Conservatives' Right to Farm push

October 05, 2017

Australian Conservatives South Australian MLC Robert Brokenshire will be pushing for Right to Farm Legislation in the lead up to the March 2018 state election.

“I will not only be pushing for this important legislation, I will also be calling on the two major parties to support the Australian Conservatives plan to introduce Right to Farm legislation after the election,” Mr Brokenshire said.

“It is about time there was bipartisan support for our rural sector and Right to Farm is a big step in the right direction. If either party is even remotely serious about protecting farming practices in this state then we invite them to get on board.”

Mr Brokenshire said Australian Conservatives Right to Farm Policy included protecting farmers from nuisance complaints and unnecessary law suits when their behaviour and practices were simply part of normal farming activities.

“Right to Farm is two-fold. It protects farmers from nuisance complaints by making it a legal requirement that anyone buying a property in a farming area is told upfront about the types of activities taking place on neighbouring properties. This includes being told about the agricultural use of neighbouring land, the types of noises and smells found on nearby farms and the fact, in some cases, that chemicals are sprayed to protect crops.”

“You would be surprised that some people move to the country and are then shocked when they find that tractors work all hours of the day and night and often with their lights on. They complain that chemicals are used or that there are animal smells and noises.”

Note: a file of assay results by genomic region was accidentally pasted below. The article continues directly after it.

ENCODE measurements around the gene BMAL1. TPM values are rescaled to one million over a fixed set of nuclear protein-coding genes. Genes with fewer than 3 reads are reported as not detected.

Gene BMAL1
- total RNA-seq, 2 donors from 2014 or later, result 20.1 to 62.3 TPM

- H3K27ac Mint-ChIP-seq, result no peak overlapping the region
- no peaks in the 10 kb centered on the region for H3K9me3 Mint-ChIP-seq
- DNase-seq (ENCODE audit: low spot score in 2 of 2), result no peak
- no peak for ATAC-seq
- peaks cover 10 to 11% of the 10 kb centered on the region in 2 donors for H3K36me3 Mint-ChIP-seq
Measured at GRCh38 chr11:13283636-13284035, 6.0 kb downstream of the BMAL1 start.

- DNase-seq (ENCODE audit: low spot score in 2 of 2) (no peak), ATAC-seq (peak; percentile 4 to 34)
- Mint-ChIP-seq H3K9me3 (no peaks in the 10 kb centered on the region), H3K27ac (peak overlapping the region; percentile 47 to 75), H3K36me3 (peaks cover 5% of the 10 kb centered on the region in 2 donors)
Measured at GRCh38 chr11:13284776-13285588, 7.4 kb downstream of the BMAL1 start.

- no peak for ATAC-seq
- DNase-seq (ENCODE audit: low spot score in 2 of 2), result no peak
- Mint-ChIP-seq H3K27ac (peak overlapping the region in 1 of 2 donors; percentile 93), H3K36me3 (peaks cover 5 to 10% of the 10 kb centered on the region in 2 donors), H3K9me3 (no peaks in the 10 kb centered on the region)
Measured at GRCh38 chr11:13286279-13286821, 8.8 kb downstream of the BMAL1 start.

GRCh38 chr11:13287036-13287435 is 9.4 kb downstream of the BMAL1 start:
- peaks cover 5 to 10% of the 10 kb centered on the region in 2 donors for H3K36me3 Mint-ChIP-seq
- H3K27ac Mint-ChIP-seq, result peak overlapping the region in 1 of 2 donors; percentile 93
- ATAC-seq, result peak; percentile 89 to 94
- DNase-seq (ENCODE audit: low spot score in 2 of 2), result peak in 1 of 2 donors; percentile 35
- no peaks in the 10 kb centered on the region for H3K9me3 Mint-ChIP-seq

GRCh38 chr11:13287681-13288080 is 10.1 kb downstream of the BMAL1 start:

“Enshrining Right to Farm into law would simply make sure that farmers could go about their daily business without having to fight nuisance and vexatious claims through the EPA or other government departments.”

“America has these types of protections in place for its vital agricultural industry – this is a chance for SA to lead the way and be the first in Australia to give our farmers the same types of assurance.”

Mr Brokenshire said that without such protections some SA farmers were going to extraordinary lengths to protect themselves, including one farm where the owner had purchased expensive signage to warn potential neighbours of what they would experience if they bought next door.” (See above photo)

“People often have a romantic idea of what it would be like to live near a vineyard and are then upset when they see chemicals being sprayed, find the equipment running all night or their lunch is ruined by the smell of manure used to fertilise the vines. Unfortunately, these are the realities of farm life, and no farmer should have to lawyer-up to defend basic farm practices simply because neighbours weren’t made fully aware of what they were buying into. Change of land use is also an issue where existing use of neighbouring property should not be impacted.”

“I would highly recommend the country life, but it is important that people are aware of what they are buying into, for both their sake and the sake of our rural communities.”

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